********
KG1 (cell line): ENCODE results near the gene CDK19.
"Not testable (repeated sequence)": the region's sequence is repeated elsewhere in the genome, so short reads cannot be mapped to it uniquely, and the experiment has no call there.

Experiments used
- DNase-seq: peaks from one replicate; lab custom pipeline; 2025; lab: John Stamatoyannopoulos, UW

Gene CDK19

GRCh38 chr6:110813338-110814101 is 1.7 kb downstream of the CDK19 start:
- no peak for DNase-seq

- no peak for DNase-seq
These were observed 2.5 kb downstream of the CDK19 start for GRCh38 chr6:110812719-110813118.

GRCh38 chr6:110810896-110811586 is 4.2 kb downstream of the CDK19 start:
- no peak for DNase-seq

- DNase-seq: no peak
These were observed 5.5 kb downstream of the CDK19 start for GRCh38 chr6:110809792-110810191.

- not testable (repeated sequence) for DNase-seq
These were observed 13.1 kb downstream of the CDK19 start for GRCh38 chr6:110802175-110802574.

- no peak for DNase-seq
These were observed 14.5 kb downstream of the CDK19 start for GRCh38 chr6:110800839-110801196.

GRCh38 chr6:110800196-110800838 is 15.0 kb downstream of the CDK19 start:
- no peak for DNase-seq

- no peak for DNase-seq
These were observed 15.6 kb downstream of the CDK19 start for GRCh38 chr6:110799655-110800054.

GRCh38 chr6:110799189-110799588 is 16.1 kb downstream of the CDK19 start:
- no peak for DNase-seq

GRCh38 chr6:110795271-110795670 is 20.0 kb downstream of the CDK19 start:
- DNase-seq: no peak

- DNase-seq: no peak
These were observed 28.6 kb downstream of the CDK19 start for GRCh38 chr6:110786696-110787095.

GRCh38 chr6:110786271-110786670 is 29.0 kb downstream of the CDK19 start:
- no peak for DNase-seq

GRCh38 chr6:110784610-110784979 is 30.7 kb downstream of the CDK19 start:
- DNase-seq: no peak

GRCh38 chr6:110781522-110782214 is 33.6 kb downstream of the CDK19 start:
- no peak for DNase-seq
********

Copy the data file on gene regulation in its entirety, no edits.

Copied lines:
KG1 (cell line): ENCODE results near the gene CDK19.
"Not testable (repeated sequence)": the region's sequence is repeated elsewhere in the genome, so short reads cannot be mapped to it uniquely, and the experiment has no call there.

Experiments used
- DNase-seq: peaks from one replicate; lab custom pipeline; 2025; lab: John Stamatoyannopoulos, UW

Gene CDK19

GRCh38 chr6:110813338-110814101 is 1.7 kb downstream of the CDK19 start:
- no peak for DNase-seq

- no peak for DNase-seq
These were observed 2.5 kb downstream of the CDK19 start for GRCh38 chr6:110812719-110813118.

GRCh38 chr6:110810896-110811586 is 4.2 kb downstream of the CDK19 start:
- no peak for DNase-seq

- DNase-seq: no peak
These were observed 5.5 kb downstream of the CDK19 start for GRCh38 chr6:110809792-110810191.

- not testable (repeated sequence) for DNase-seq
These were observed 13.1 kb downstream of the CDK19 start for GRCh38 chr6:110802175-110802574.

- no peak for DNase-seq
These were observed 14.5 kb downstream of the CDK19 start for GRCh38 chr6:110800839-110801196.

GRCh38 chr6:110800196-110800838 is 15.0 kb downstream of the CDK19 start:
- no peak for DNase-seq

- no peak for DNase-seq
These were observed 15.6 kb downstream of the CDK19 start for GRCh38 chr6:110799655-110800054.

GRCh38 chr6:110799189-110799588 is 16.1 kb downstream of the CDK19 start:
- no peak for DNase-seq

GRCh38 chr6:110795271-110795670 is 20.0 kb downstream of the CDK19 start:
- DNase-seq: no peak

- DNase-seq: no peak
These were observed 28.6 kb downstream of the CDK19 start for GRCh38 chr6:110786696-110787095.

GRCh38 chr6:110786271-110786670 is 29.0 kb downstream of the CDK19 start:
- no peak for DNase-seq

GRCh38 chr6:110784610-110784979 is 30.7 kb downstream of the CDK19 start:
- DNase-seq: no peak

GRCh38 chr6:110781522-110782214 is 33.6 kb downstream of the CDK19 start:
- no peak for DNase-seq